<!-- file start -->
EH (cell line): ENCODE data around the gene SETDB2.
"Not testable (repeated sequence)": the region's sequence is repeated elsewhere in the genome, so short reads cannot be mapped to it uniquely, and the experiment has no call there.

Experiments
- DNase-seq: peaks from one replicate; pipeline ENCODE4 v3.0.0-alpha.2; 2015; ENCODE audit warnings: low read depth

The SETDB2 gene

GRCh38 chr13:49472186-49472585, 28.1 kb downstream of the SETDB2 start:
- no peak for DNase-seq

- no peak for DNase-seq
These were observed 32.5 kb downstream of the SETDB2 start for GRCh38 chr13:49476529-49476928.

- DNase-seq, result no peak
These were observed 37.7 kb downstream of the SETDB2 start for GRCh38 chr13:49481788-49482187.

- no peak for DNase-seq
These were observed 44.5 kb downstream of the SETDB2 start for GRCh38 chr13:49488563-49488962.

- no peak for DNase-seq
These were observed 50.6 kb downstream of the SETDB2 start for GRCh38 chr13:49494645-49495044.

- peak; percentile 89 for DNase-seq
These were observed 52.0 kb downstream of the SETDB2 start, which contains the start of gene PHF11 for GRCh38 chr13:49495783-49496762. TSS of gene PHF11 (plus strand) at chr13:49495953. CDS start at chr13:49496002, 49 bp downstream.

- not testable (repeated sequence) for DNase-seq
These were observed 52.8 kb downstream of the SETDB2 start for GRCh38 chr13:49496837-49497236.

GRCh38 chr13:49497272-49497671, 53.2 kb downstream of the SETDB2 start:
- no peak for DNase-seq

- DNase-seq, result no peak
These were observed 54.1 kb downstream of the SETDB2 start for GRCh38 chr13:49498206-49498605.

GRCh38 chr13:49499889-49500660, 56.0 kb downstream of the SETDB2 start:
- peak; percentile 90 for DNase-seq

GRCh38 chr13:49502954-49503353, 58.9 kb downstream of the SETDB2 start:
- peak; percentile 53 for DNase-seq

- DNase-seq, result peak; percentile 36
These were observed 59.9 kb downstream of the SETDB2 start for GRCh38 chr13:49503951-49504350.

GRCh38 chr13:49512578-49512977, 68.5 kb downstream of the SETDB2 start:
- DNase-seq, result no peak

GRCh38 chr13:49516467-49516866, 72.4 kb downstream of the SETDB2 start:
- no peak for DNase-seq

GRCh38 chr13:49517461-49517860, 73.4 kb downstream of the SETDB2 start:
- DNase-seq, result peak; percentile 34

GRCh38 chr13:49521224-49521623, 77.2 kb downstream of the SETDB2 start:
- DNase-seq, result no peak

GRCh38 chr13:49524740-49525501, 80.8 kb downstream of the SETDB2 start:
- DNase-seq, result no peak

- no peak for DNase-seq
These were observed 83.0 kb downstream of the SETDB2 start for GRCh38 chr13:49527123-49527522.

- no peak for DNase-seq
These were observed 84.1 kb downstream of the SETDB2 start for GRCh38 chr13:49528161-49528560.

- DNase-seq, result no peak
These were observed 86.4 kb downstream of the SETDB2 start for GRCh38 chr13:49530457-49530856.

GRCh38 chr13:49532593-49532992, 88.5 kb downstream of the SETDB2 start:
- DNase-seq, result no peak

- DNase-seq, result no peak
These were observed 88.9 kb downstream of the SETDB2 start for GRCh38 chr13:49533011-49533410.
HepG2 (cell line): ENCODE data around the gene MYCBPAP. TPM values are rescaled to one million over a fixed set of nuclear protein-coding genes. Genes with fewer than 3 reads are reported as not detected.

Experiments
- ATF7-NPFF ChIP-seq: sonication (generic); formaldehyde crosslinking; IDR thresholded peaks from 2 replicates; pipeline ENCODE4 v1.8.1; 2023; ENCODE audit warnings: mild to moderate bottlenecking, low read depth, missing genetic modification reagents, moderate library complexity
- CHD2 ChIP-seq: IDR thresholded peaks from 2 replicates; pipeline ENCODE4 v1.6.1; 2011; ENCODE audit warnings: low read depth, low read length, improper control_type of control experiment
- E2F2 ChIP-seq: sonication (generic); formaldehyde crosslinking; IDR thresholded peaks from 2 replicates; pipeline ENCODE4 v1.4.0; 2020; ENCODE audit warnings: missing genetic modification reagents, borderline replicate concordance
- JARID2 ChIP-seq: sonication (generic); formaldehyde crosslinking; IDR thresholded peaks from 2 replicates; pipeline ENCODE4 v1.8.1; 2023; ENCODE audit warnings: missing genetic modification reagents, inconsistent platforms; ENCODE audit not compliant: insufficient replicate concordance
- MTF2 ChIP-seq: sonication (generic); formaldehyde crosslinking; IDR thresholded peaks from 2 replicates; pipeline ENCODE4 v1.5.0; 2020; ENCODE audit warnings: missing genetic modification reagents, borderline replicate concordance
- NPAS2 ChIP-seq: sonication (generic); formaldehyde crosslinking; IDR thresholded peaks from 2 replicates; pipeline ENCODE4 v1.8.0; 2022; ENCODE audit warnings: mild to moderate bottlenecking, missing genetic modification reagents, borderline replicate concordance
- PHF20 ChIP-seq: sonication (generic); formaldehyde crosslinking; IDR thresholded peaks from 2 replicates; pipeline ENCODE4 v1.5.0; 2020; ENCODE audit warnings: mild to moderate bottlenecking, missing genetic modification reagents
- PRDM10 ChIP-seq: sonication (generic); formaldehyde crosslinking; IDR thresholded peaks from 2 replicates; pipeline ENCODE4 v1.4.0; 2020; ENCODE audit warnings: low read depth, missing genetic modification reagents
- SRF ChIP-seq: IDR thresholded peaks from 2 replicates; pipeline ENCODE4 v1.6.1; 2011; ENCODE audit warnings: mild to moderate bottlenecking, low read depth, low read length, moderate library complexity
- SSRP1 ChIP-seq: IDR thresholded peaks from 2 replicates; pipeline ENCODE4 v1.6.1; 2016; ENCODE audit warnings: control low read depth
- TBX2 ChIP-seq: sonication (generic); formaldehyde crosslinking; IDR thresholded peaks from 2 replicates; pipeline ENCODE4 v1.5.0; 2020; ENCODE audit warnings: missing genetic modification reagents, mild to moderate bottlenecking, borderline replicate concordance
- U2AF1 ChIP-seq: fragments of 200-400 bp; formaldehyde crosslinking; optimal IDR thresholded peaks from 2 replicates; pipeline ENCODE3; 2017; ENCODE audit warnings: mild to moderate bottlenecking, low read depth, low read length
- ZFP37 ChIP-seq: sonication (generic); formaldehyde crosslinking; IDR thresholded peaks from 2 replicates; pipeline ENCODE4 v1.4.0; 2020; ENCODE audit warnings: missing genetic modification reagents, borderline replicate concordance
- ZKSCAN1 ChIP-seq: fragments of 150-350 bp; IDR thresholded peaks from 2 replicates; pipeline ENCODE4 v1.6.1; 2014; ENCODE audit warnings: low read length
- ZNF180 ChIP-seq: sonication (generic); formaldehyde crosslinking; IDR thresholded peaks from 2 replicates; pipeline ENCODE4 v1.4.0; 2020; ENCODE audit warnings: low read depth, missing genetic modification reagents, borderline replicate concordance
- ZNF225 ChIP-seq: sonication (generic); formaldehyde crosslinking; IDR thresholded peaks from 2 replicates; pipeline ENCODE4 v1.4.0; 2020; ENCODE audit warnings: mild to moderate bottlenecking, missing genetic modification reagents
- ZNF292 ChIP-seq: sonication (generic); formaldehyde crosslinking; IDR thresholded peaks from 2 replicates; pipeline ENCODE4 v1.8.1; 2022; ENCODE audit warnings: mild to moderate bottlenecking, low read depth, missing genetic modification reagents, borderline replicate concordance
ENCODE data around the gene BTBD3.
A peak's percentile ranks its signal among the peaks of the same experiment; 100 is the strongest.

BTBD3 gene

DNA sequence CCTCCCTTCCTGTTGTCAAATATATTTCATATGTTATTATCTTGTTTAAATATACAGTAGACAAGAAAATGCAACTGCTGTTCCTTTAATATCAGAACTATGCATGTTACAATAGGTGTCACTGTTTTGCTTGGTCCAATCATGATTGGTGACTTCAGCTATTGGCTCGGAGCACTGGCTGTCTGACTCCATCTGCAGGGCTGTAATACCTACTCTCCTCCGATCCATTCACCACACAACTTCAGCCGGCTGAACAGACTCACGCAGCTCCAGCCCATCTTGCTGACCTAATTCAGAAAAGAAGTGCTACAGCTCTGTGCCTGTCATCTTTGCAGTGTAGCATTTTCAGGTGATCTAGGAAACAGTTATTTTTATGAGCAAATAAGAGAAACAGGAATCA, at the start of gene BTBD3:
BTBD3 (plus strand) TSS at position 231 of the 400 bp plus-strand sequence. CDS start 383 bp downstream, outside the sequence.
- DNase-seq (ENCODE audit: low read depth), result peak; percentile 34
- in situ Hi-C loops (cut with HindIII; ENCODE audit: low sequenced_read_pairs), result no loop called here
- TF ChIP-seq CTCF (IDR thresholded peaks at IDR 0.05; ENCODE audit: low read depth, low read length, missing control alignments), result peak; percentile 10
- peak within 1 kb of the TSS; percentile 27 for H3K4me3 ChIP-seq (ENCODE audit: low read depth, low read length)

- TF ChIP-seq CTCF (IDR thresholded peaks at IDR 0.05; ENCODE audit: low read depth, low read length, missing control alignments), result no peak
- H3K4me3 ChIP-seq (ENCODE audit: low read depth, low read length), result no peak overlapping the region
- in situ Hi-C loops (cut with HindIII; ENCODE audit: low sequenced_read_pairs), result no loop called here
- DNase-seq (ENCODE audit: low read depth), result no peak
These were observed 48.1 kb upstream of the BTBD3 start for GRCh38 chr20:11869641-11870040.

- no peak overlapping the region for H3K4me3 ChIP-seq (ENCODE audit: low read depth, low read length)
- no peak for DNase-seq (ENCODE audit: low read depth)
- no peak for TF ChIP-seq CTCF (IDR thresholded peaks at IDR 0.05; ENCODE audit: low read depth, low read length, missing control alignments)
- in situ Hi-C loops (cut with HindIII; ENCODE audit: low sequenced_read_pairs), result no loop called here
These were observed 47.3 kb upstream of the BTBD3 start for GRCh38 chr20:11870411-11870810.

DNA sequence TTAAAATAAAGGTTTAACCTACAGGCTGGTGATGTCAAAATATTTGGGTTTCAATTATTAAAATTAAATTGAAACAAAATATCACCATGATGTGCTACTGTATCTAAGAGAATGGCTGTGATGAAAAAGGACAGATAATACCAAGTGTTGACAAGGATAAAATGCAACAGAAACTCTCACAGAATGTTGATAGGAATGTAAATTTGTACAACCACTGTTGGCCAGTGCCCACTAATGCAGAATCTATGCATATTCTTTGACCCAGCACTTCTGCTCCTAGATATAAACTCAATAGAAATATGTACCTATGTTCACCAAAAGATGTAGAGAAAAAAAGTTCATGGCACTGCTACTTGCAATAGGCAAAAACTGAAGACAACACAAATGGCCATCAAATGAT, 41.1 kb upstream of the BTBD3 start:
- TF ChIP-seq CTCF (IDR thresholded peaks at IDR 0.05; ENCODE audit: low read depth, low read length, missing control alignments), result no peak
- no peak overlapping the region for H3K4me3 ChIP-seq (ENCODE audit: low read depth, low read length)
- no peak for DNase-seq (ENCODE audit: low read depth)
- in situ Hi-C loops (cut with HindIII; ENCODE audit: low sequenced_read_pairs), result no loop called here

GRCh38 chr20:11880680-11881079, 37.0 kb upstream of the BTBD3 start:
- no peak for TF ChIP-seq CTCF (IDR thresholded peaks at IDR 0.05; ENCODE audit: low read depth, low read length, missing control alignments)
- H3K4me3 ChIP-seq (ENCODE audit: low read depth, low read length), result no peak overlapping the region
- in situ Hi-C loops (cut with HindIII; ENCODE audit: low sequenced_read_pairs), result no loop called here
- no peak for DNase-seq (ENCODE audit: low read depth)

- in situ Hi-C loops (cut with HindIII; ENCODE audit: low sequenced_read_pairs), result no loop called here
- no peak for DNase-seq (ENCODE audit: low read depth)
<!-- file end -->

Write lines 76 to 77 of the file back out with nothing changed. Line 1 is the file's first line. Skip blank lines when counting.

- TF ChIP-seq CTCF (IDR thresholded peaks at IDR 0.05; ENCODE audit: low read depth, low read length, missing control alignments), result peak; percentile 10
- peak within 1 kb of the TSS; percentile 27 for H3K4me3 ChIP-seq (ENCODE audit: low read depth, low read length)